Prospective right holders get a helping hand
06 July 2018 | Business
This action resulted from the public outcry following the effort by the ministry of fisheries and marine resources to inform Namibians on the rights application process. One of the biggest stumbling blocks raised at these meetings was the compulsory requirement to submit rights applications as a proprietary limited company instead of a close corporation, as was the case in the past. This new regulation is aimed at increased transparency in the operations of fishing companies and also to ensure that vulnerable communities included in fishing right applications are protected and not side-lined when it comes to dividend pay-outs.
Erongo Marine Enterprises partnered with the Business and Intellectual Property Authority (Bipa), responsible for the registration of companies, as well as legal entities to facilitate the process of company registrations on regional levels.
Erongo Marine Enterprises managing director Dr Martha Uumati said that so far only the elite and middle class have approached the company for support as a technical partner. Empowering only the elites and the middle class will widen the wealth gap, thus the rights application should be inclusive to accommodate all Namibians.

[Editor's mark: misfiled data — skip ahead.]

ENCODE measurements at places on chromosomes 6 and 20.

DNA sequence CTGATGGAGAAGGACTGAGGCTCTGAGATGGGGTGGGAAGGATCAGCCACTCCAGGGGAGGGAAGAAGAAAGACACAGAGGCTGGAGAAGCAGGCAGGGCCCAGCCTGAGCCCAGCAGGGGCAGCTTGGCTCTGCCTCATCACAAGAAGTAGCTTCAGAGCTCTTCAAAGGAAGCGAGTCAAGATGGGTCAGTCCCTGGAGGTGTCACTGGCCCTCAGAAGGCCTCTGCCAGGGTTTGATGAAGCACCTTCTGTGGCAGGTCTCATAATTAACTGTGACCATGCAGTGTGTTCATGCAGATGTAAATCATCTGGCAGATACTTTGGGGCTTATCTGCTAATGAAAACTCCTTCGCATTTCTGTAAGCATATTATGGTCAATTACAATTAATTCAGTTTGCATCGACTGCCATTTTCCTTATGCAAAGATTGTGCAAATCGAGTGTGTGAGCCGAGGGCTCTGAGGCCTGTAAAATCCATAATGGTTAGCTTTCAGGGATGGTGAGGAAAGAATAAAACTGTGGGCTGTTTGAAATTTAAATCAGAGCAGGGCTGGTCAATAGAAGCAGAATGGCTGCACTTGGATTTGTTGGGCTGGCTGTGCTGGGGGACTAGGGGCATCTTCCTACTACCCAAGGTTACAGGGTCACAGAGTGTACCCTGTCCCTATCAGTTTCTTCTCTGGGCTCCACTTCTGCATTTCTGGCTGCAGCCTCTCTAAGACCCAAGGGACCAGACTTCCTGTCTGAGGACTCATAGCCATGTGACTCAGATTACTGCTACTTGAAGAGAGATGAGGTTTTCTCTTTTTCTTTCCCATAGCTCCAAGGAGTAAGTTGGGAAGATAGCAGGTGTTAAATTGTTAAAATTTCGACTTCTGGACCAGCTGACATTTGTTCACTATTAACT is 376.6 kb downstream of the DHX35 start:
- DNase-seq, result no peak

The stumbling blocks to apply for a fishing right remain a reality. Firstly, access to finance to register a proprietary limited company and secondly, the access to knowledge and expertise required for the entire process of rights applications that include partnering with technical experts.
Bipa acting chief executive officer Selma Ambunda said that marginalised communities are often excluded when it comes to such national opportunities.
Erongo Marine will extend its offer for financial assistance to prospective rights applicants who have already started the process of application, but are hampered by financial constraints only. These applicants will only be considered if they fully comply with government’s agenda of broad-based economic empowerment incorporating the targeted groups as outlined by the minister including youth, women, disabled persons, war veterans, and marginalised communities.